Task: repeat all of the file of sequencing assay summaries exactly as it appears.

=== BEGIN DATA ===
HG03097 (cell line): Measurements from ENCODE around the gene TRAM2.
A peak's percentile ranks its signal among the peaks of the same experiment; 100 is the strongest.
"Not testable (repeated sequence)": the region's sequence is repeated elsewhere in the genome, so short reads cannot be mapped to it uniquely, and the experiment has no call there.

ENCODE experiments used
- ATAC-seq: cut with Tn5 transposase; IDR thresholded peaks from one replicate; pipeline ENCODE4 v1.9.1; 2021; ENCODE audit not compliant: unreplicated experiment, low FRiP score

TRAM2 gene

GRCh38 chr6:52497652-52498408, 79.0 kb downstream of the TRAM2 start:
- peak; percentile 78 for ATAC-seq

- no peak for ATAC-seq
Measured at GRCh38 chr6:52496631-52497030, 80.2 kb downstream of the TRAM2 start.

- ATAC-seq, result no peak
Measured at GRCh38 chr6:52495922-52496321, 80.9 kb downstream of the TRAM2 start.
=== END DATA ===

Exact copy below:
HG03097 (cell line): Measurements from ENCODE around the gene TRAM2.
A peak's percentile ranks its signal among the peaks of the same experiment; 100 is the strongest.
"Not testable (repeated sequence)": the region's sequence is repeated elsewhere in the genome, so short reads cannot be mapped to it uniquely, and the experiment has no call there.

ENCODE experiments used
- ATAC-seq: cut with Tn5 transposase; IDR thresholded peaks from one replicate; pipeline ENCODE4 v1.9.1; 2021; ENCODE audit not compliant: unreplicated experiment, low FRiP score

TRAM2 gene

GRCh38 chr6:52497652-52498408, 79.0 kb downstream of the TRAM2 start:
- peak; percentile 78 for ATAC-seq

- no peak for ATAC-seq
Measured at GRCh38 chr6:52496631-52497030, 80.2 kb downstream of the TRAM2 start.

- ATAC-seq, result no peak
Measured at GRCh38 chr6:52495922-52496321, 80.9 kb downstream of the TRAM2 start.